- The Dreams and Realities of Large Carnivore Reintroductions in the UK: this post by Rewilding the UK explores the possibilities of reintroducing a large carnivore into the UK, and concludes that lynx are the most likely large predator to be able to live sustainably in the UK, without too much conflict with people. I love the idea of lynx returning to the wild here…
- 10 Years on, How Effective has the Hunting Act Been? More than just badgers explores the effectiveness of the Hunting Act, and suggests ways in which the legislation could be improved to reduce loopholes and protect our wildlife from cruelty. This is a timely piece, given the public commitment from some Tories to repeal the Act if they get elected.
- Wildlife Aid releases ‘Saving Harry’: the Wildlife Aid Foundation have released a beautiful animation and song to draw attention to the plight of hedgehogs in the UK. http://www.youtube.com/watch?v=i0XKKpVUgTM
- Somerset Levels Update: Reflections on Flooding: A New Nature Blog summarises a report by the RSPB into last winter’s horrific flooding on the Somerset Levels, looking into what caused the floods (apart from lots of rain!), and how they could be prevented in the future.
- “This World is Not My Home” and Other T-shirts I Can’t Wear Anymore: Such Small Hands reflects on Christians’ relationship with the world, and the view that what happens in the world doesn’t really matter, as our home is in heaven. She disputes this view, concluding powerfully: “I believe we have a responsibility to work for justice and restoration in the world precisely because this world IS our home and because the Creator has given it value.” I find this post really thought-provoking, as sometimes I fall into the trap of feeling that my love for nature is trivial or ‘worldly’. This is a useful reminder for Christians that we have a responsibility for what goes on here and now.
If you live in the UK you’ll have noticed the storms over the last few weeks. The humble River Mole even made it onto the national news on Christmas eve as homes and businesses were flooded, and people left without power for days. The flooding is not just a human tragedy. Heavy rains, winds and floods increase pollution, and rising water levels can be fatal for riverside dwellers. That’s why, on the 5th January, in the rain, I donned my wellies and high vis jacket, and headed out along the river.
I’m one of Surrey Wildlife Trust’s volunteer river wardens, as part of RiverSearch. The scheme is a great idea – volunteers are allocated a stretch of river, and regularly monitor it for pollution, non-native invasive species and species like otters.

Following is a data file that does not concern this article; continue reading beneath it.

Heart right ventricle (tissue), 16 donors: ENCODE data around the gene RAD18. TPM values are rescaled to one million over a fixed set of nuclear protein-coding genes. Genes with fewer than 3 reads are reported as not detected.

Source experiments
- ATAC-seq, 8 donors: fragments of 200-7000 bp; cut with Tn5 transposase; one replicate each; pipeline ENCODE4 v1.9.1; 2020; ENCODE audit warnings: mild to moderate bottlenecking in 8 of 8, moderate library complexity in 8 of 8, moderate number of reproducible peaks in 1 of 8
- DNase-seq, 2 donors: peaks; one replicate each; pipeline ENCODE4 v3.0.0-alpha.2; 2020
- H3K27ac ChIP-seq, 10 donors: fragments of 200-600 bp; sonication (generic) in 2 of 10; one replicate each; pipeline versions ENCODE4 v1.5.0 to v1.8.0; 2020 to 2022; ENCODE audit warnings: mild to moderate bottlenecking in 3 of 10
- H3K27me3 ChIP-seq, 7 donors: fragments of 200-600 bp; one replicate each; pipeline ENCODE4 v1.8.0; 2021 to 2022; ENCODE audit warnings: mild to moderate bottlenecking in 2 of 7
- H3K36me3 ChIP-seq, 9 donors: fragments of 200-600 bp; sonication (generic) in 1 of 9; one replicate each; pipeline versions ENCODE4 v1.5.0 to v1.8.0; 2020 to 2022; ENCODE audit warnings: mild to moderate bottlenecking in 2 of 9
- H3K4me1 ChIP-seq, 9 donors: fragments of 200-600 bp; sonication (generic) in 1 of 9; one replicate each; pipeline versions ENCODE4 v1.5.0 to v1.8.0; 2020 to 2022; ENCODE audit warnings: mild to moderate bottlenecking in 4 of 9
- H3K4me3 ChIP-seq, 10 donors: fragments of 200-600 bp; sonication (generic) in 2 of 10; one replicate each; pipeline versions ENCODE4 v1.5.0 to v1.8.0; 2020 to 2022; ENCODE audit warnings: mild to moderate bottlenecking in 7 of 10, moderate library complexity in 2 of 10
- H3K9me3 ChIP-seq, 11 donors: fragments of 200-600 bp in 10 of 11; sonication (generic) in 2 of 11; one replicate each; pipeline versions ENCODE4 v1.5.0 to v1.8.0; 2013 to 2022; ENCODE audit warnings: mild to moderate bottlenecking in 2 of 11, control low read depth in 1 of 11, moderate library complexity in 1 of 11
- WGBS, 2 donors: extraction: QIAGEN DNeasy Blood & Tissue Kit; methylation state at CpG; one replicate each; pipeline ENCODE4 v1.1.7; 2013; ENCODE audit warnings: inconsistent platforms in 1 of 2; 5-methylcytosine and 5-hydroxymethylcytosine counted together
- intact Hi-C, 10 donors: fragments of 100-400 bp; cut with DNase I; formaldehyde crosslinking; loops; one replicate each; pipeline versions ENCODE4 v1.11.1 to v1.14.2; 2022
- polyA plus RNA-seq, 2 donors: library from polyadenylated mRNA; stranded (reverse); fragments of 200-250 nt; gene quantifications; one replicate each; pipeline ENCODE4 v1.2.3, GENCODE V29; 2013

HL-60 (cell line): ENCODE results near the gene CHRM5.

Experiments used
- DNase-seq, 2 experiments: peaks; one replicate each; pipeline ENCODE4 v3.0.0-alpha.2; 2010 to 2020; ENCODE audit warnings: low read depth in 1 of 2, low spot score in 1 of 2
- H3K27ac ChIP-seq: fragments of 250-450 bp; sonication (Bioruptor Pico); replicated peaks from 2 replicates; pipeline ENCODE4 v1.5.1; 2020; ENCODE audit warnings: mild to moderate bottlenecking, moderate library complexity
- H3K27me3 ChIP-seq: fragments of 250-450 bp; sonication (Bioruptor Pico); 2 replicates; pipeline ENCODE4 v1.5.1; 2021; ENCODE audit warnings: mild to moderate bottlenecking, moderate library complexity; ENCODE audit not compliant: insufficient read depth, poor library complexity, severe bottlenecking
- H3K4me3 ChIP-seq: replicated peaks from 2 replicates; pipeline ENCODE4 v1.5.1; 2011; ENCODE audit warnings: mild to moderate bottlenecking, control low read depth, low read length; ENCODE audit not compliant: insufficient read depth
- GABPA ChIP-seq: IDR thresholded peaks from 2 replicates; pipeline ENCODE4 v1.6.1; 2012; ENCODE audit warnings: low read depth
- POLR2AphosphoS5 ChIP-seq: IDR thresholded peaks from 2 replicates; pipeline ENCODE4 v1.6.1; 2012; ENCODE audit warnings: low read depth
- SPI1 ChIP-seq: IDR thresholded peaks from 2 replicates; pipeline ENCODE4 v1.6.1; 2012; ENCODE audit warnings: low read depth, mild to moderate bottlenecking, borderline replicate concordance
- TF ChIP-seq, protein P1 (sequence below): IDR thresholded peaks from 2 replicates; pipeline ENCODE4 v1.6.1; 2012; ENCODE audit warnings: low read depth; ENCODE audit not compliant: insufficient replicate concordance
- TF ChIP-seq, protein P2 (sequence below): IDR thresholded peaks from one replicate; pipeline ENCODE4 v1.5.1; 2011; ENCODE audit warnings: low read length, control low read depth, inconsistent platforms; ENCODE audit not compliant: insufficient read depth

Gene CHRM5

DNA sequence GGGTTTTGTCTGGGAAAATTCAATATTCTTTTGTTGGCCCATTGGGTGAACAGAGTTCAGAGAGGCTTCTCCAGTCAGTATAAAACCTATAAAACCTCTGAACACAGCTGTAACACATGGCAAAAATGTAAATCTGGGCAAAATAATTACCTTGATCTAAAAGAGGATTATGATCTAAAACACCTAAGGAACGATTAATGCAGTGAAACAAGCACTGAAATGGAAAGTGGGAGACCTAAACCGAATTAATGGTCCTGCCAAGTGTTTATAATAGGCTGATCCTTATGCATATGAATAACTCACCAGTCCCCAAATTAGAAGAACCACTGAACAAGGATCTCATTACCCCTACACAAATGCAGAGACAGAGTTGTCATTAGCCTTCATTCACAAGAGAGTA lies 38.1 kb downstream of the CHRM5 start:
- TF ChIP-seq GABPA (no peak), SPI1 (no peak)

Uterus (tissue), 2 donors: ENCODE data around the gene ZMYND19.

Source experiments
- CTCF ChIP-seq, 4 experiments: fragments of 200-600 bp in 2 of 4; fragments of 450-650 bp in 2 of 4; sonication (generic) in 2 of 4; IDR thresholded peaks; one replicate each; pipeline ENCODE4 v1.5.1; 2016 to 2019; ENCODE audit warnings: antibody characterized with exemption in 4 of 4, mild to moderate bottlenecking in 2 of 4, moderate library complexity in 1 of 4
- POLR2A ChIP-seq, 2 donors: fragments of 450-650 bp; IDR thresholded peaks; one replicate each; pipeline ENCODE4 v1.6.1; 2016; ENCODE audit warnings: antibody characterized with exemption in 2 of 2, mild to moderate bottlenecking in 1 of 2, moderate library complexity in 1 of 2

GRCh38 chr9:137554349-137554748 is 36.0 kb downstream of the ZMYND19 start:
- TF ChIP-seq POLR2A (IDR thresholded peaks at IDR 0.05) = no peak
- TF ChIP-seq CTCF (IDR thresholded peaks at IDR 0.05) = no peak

I’m ashamed to admit that since I did my training last autumn, I’d yet to do my first real survey. So when the email came from the coordinator, urging us to get out along rivers looking for pollution and flooding, I knew I had to act. I wouldn’t normally choose a rainy January afternoon for a stroll, nor a route along a river that has recently flooded. But those conditions do provide an excellent opportunity to spot where rivers are getting polluted from run-off from farmland or roads, and other sources of pollution.
So off I set, armed with a camera, clipboard, gps and intrepid stick, and kindly accompanied by Dr C. In all, we covered just under 5 miles, although not all of that was along the river. Along Pipp Brook there were lots of places where urban run-off was entering the stream. The water level in the mill stream had fallen a couple of feet from the previous afternoon, but it was still much higher than normal. There were also lots of plastic bags and other debris stranded on overhanging branches, washed there by the high water or blown by the wind.
The water was a murky brown from the washed-in mud, and visibility in the river must be close to zero. I felt sorry for the kingfisher I glimpsed zooming past, as hunting must be difficult in these conditions. Water voles can also be badly affected by flooding, as their bankside burrows can get flooded with the rising water. The additional nutrients washed into rivers are bad news for fish (and those creatures that depend on fish), as it can deplete oxygen levels in the water.
Hopefully the data gathered by the volunteer River Wardens can help to identify ways to reduce pollution and flooding along Surrey’s rivers for the future. And hopefully the weather will improve quickly to give all those (human and animal) who live by rivers and the sea a chance to recover.